Show that of any $m$ consecutive integers, exactly one is divisible by $m$. I am finding it difficult to prove that there is only one number among $m$ consecutive integers that is divisible by $m$.
Let the numbers be $b_r=a+r, 0\le r\le m-1$
We can apply Pigeonhole Principle to prove the existence by contradiction.
Let none of them is divisible by $m,$ so they can leave $m-1$ distinct remainder$(r)$s namely, $1\le r\le m-1$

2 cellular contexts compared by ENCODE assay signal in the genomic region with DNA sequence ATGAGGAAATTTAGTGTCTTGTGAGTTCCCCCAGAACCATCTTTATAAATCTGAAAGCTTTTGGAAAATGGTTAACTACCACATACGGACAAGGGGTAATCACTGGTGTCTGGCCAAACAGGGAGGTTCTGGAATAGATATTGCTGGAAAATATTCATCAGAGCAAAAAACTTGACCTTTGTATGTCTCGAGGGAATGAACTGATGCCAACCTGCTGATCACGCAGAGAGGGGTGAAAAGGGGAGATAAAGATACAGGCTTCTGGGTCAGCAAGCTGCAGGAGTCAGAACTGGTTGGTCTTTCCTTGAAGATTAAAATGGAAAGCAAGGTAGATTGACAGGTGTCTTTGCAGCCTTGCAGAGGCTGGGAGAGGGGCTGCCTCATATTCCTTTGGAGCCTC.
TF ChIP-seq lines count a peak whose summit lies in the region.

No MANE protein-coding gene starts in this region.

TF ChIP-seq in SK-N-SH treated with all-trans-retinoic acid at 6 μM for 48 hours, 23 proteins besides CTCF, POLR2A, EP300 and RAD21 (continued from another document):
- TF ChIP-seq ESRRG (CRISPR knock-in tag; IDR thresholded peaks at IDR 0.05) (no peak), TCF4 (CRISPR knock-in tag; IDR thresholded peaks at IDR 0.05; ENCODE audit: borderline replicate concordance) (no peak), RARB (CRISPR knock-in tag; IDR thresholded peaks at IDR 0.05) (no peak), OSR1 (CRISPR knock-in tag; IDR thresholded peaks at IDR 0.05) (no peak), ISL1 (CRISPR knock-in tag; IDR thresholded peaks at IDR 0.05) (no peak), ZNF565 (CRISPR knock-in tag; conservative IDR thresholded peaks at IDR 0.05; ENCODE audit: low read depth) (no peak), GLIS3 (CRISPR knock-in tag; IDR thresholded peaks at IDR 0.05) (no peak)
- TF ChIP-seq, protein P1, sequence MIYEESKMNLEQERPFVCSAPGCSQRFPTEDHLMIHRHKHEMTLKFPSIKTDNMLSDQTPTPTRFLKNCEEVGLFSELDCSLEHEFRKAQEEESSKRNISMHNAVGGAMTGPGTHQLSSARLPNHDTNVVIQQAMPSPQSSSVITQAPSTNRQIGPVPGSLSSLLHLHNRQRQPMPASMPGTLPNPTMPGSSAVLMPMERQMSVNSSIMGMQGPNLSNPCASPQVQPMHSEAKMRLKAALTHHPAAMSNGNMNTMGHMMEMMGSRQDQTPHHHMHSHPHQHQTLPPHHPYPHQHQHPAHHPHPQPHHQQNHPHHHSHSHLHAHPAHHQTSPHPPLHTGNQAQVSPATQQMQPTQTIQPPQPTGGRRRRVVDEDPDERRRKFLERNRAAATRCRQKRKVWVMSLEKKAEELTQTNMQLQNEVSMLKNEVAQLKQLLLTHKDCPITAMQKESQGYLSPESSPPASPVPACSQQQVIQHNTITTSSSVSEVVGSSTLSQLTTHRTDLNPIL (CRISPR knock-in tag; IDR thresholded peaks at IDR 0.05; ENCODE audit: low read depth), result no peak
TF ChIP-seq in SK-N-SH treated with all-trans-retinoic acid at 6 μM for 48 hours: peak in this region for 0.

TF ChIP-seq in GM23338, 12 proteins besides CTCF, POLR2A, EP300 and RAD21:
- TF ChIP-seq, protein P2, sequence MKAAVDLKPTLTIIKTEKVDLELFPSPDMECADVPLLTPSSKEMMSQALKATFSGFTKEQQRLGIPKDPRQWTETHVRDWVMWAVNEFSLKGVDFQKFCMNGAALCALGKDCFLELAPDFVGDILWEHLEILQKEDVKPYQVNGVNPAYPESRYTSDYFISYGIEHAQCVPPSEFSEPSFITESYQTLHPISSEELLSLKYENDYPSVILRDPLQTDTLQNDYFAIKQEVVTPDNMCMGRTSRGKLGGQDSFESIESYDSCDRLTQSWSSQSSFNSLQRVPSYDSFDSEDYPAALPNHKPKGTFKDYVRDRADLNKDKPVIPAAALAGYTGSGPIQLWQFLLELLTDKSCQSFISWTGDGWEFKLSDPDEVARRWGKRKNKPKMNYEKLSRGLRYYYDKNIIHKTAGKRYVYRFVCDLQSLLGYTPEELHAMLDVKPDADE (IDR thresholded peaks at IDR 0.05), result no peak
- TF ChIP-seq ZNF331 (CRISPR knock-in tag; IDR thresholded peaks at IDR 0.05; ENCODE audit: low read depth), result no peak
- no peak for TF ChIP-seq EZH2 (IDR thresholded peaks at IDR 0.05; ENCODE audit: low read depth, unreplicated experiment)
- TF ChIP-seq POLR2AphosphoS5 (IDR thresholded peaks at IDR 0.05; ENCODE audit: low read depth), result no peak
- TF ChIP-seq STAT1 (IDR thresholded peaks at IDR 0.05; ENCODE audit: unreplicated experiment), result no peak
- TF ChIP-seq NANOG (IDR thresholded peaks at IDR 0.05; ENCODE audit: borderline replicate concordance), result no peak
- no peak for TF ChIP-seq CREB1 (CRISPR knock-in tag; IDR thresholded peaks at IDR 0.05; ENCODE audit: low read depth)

But, as there are $m$ numbers, so at least tow of them leave the same remainders.
Let $b_u,b_v$ leave the same remainders where $1\le u<v\le m-1$
Then $m$ divides $b_v-b_u=v-u$
But, $0<v-u<m-1$ can not be divisible by $m$
If $m$ divides both $b_s,b_t,0\le s\le t\le m-1$
$m$ must divide $b_t-b_s=t-s$ which lies $\in(0,m-1]$ which is impossible
So, there can be at most one $r$ divisible by $m$
Any integer can be written one of $m$ numbers: $km,km+1,\cdots, km+(m-1)$